Getting There


So, here we are, sitting in our very comfortable room at the Oystercatcher B&B, looking out to a sea reflecting pinkly the rose-coloured clouds above, as the sun sets over the Atlantic Ocean. The pod of Heavisides dolphins that cavorted out to sea has left and, as we sip our ice-cold West Coast rosé, squadron after squadron of cormorants sweep low over the sea heading westwards to their roosting rocks - there must be thousands of them.

Welcome to Shelley Point, a finger of land jutting out between Britannia and St Helena Bays on the west coast of South Africa.

Shelley Point on St Helenas Bay

We arrived today from Cape Town, driving up the flat landscape of this region, passing through low scrub and farmland, past fishing village and iron ore port, with a stop for a bite of lunch looking out over the flat calm waters of Saldanha Bay - a paradise for kite-surfers. The big attraction for us, and for many others, at this time of year is flowers - the west coast is one of the hotspots for wildflowers and, after three years of drought, the winter rains have finally returned to promise a bumper wildflower season.

Let's hope so, for we have planned a three-day walk from B&B to B&B, to see this spectacular sight of carpets of flowers, with the bonus of rugged coastal landscapes and tranquil fishing villages to boot. We raised our glasses of chilled rosé to the walk to come.

Saldanha Bay

Wandering the shore of Shelley Point gated estate

The evening cormorant fly by

We didn't set out immediately on our walk - the first day was set aside for some R&R at Shelley Point to shake the last remnants of jet-lag. Our B&B had the prime spot on the end of the point, looking over the low dunes to the sea beyond. However, behind it lay a large gated compound, full of bright white houses, some occupied by retirees, others empty holiday homes. After 30 years, there were still lots of empty building blocks - like an old fence with palings missing. Laid back is good, but we got the impression this place had laid down and gone to sleep. Still, it was a very peaceful spot and had a small, but interesting museum about the exploits of Vasco de Gama and the Portuguese explorers of the 15th and 16th centuries. De Gama had anchored here in St Helena Bay (which he named) in 1497 on his voyage to India (he copped a spear in his leg for his troubles, after annoying the locals).

The light house at St Helena Bay

Coffee at the golf club watching an art class for retirees, and a pleasant walk up the beach from Shelley Point (clearly named for the massive banks of mussel shells that lined its shore) to the nearby lighthouse filled in more time.

The highlight, however, was probably sitting on a seat on the dune tops in the warmth of the afternoon sunshine, a cold beer in hand, watching the pod of dolphins cavort and a trio of humpback whales far out to sea. A solitary seal, a lone penguin, Atlantic gulls dropping shellfish and sea-urchins onto rocks to crack them open for a feed, and the many other species of sea- and shore-bird that thrive on the nutrient-rich but very cold waters of the Benguela Current, rounded out a pleasant afternoon of wildlife watching.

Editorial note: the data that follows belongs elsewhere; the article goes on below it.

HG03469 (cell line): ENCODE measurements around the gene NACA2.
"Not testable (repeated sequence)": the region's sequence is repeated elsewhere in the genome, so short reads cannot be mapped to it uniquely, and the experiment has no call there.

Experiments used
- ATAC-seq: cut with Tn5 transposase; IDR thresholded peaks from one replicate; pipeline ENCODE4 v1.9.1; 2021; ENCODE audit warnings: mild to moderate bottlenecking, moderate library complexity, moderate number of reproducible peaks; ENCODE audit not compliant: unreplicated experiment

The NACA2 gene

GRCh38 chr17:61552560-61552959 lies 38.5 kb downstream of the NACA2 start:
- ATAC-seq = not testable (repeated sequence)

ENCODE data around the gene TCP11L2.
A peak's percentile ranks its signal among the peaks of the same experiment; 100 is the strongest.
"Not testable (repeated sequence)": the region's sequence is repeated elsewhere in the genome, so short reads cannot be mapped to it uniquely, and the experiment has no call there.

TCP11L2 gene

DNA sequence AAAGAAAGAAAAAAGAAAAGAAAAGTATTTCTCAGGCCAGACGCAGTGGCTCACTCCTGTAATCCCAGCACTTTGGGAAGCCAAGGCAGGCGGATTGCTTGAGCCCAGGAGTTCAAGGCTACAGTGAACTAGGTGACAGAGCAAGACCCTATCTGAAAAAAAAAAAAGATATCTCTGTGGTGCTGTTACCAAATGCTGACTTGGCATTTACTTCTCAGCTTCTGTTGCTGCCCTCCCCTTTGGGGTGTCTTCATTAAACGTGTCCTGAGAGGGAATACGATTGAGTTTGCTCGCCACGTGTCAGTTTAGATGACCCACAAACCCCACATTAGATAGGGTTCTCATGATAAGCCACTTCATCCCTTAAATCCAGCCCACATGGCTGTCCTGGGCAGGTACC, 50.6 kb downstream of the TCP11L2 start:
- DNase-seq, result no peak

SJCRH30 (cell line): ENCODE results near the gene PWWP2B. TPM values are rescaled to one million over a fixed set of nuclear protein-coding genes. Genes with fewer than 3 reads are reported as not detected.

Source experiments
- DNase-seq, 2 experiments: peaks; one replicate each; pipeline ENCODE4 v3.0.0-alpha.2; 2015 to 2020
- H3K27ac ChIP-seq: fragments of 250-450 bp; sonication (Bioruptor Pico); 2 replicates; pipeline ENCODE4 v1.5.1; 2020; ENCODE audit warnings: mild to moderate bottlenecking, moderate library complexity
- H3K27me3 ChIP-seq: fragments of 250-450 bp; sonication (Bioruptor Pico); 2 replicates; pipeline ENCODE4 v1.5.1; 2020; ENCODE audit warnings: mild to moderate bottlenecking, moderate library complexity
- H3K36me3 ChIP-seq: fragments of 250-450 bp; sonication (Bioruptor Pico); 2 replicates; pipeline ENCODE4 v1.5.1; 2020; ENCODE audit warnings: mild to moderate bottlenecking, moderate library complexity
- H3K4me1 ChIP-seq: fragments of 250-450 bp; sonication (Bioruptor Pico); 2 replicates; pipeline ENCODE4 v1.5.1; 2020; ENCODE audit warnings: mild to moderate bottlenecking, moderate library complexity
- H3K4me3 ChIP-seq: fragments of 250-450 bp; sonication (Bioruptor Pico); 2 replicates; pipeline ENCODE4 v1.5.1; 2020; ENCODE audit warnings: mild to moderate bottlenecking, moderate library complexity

Hump back whale blowing in the bay

Heaviside dolphins

St Helena sunset

We had enjoyed our rest day at the Oystercatcher, but we were here to walk the coast and, hopefully, tip-toe through the wildflowers. It was time to move on and leave the mussel banks and wild-life of Shelley Point behind. Thanks, Luc and Suzy, for being such good hosts.

Day 1 - Shelley Point to Paternoster (23 km)

The wind had picked up overnight and, out to sea, whitecaps frolicked on the waters of St Helena Bay. Still, the sun was shining as we left our Guesthouse at Shelley Point and headed westwards down to the white sand beach of Britannia Bay. Ahead lay ?? km of gently curving soft sand lined by a long row of white-washed holiday houses. Most were empty as we passed, creating an atmosphere more of abandonment than tranquility.

Time to go - Britannia Bay

Edging our way around Brittannia Point, we found ourselves looking out across a smaller bay, Witbaai, but one still lined with a thin edge of holiday homes. The far end of Witbaai was guarded by the light house of Cape Saint Martin. We passed its curious open-girdered structure to head southward along the shores of Malbaai.

Mussel bank at Witbaai

Cape Saint Martin lighthouse

The rocks at Klippiesbaai

With the cold nor'westerly wind at our backs, we headed down along a path through the dunes, passing a series of rocky outcrops and water-rattling stony beaches. The houses were becoming more scattered along the foreshore and the bare, low coastal hills ahead indicated that we were finally leaving "civilisation" behind.

Isolated west coast landscape

Heading west along Marines Bay

Crossing an old fence-line we entered the Groot Paternoster Private Nature Reserve, where several signs made it clear we were we not welcome beyond the fringe of the beach track. At places, patches of seaside daisy flowered yellow, but this was as good as the wildflower display got.

Start of Groot Paternoster Nature Reserve

The first wildflowers

While the lack of wildflowers was disappointing, the coastal scenery improved dramatically, as off-shore the big Atlantic swells pounded the low rocks of Paternoster Islands Reserve. This jumble of off-shore granite islets seemed to be the roosting place for the big population of cormorants that had swept past our guesthouse morning and night during our brief stay.

Paternoster Islands Reserve

Big seas at Paternoster Rocks